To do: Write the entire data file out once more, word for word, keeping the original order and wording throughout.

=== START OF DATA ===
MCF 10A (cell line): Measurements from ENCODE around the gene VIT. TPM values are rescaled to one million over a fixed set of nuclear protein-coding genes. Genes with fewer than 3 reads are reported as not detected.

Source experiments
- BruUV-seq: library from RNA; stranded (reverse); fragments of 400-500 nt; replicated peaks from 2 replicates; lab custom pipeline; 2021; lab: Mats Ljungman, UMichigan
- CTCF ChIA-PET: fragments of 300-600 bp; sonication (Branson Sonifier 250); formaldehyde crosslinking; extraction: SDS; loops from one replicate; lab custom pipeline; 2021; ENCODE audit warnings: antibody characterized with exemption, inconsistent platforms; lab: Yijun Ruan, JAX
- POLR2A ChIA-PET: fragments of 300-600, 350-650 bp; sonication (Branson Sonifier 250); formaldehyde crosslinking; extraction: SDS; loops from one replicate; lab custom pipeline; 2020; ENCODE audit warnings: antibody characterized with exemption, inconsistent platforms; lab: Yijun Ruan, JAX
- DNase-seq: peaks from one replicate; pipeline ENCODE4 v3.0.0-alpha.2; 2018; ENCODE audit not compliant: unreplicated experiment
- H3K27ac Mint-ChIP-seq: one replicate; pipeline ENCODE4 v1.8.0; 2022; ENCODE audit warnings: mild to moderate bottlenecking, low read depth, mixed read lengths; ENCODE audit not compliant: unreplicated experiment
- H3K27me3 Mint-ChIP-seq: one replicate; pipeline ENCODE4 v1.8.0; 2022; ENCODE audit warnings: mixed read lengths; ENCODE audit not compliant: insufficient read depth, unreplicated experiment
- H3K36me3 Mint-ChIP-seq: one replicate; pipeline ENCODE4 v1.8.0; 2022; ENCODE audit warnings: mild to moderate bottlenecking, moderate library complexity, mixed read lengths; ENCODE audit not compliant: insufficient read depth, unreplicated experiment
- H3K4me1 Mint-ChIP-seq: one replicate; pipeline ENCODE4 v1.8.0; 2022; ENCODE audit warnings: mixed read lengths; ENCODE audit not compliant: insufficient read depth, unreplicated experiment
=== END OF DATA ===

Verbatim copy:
MCF 10A (cell line): Measurements from ENCODE around the gene VIT. TPM values are rescaled to one million over a fixed set of nuclear protein-coding genes. Genes with fewer than 3 reads are reported as not detected.

Source experiments
- BruUV-seq: library from RNA; stranded (reverse); fragments of 400-500 nt; replicated peaks from 2 replicates; lab custom pipeline; 2021; lab: Mats Ljungman, UMichigan
- CTCF ChIA-PET: fragments of 300-600 bp; sonication (Branson Sonifier 250); formaldehyde crosslinking; extraction: SDS; loops from one replicate; lab custom pipeline; 2021; ENCODE audit warnings: antibody characterized with exemption, inconsistent platforms; lab: Yijun Ruan, JAX
- POLR2A ChIA-PET: fragments of 300-600, 350-650 bp; sonication (Branson Sonifier 250); formaldehyde crosslinking; extraction: SDS; loops from one replicate; lab custom pipeline; 2020; ENCODE audit warnings: antibody characterized with exemption, inconsistent platforms; lab: Yijun Ruan, JAX
- DNase-seq: peaks from one replicate; pipeline ENCODE4 v3.0.0-alpha.2; 2018; ENCODE audit not compliant: unreplicated experiment
- H3K27ac Mint-ChIP-seq: one replicate; pipeline ENCODE4 v1.8.0; 2022; ENCODE audit warnings: mild to moderate bottlenecking, low read depth, mixed read lengths; ENCODE audit not compliant: unreplicated experiment
- H3K27me3 Mint-ChIP-seq: one replicate; pipeline ENCODE4 v1.8.0; 2022; ENCODE audit warnings: mixed read lengths; ENCODE audit not compliant: insufficient read depth, unreplicated experiment
- H3K36me3 Mint-ChIP-seq: one replicate; pipeline ENCODE4 v1.8.0; 2022; ENCODE audit warnings: mild to moderate bottlenecking, moderate library complexity, mixed read lengths; ENCODE audit not compliant: insufficient read depth, unreplicated experiment
- H3K4me1 Mint-ChIP-seq: one replicate; pipeline ENCODE4 v1.8.0; 2022; ENCODE audit warnings: mixed read lengths; ENCODE audit not compliant: insufficient read depth, unreplicated experiment